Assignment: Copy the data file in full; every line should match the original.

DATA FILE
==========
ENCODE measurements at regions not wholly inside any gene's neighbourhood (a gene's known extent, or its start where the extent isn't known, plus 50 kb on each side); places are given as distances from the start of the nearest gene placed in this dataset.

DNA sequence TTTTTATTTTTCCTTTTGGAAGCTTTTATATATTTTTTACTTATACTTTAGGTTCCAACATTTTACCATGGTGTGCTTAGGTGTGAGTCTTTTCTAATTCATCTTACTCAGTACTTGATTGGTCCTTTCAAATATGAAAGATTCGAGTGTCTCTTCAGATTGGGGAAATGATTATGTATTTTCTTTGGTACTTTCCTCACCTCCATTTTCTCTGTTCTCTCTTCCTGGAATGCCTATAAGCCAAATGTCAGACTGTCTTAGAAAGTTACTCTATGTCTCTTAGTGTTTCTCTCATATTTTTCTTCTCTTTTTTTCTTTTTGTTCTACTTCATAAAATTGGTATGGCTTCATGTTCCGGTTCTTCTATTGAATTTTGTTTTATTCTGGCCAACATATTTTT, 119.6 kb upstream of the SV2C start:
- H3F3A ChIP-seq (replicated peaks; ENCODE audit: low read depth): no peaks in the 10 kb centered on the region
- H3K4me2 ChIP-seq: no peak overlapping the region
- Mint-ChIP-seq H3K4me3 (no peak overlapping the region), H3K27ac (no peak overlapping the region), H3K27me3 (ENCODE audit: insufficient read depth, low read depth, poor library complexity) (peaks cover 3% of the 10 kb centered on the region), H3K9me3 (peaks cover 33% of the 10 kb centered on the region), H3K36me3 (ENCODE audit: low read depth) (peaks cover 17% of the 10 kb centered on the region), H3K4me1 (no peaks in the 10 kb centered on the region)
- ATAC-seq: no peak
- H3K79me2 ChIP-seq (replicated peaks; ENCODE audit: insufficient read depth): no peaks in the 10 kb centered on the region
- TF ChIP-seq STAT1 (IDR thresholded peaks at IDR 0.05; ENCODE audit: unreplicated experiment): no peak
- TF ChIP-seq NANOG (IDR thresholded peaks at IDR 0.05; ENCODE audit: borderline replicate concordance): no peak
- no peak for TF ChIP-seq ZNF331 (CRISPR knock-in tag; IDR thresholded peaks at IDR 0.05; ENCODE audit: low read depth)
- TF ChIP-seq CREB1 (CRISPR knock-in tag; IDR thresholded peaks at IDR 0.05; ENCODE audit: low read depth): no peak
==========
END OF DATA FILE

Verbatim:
ENCODE measurements at regions not wholly inside any gene's neighbourhood (a gene's known extent, or its start where the extent isn't known, plus 50 kb on each side); places are given as distances from the start of the nearest gene placed in this dataset.

DNA sequence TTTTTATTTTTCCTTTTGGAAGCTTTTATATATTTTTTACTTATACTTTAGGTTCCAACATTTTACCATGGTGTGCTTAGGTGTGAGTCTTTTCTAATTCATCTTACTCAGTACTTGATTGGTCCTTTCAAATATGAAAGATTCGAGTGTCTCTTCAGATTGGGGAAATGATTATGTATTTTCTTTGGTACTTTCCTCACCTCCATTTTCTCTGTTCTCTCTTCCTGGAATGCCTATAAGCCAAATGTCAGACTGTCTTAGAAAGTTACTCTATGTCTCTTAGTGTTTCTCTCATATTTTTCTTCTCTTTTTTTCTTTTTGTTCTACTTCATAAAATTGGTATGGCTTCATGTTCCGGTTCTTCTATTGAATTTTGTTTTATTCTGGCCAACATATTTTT, 119.6 kb upstream of the SV2C start:
- H3F3A ChIP-seq (replicated peaks; ENCODE audit: low read depth): no peaks in the 10 kb centered on the region
- H3K4me2 ChIP-seq: no peak overlapping the region
- Mint-ChIP-seq H3K4me3 (no peak overlapping the region), H3K27ac (no peak overlapping the region), H3K27me3 (ENCODE audit: insufficient read depth, low read depth, poor library complexity) (peaks cover 3% of the 10 kb centered on the region), H3K9me3 (peaks cover 33% of the 10 kb centered on the region), H3K36me3 (ENCODE audit: low read depth) (peaks cover 17% of the 10 kb centered on the region), H3K4me1 (no peaks in the 10 kb centered on the region)
- ATAC-seq: no peak
- H3K79me2 ChIP-seq (replicated peaks; ENCODE audit: insufficient read depth): no peaks in the 10 kb centered on the region
- TF ChIP-seq STAT1 (IDR thresholded peaks at IDR 0.05; ENCODE audit: unreplicated experiment): no peak
- TF ChIP-seq NANOG (IDR thresholded peaks at IDR 0.05; ENCODE audit: borderline replicate concordance): no peak
- no peak for TF ChIP-seq ZNF331 (CRISPR knock-in tag; IDR thresholded peaks at IDR 0.05; ENCODE audit: low read depth)
- TF ChIP-seq CREB1 (CRISPR knock-in tag; IDR thresholded peaks at IDR 0.05; ENCODE audit: low read depth): no peak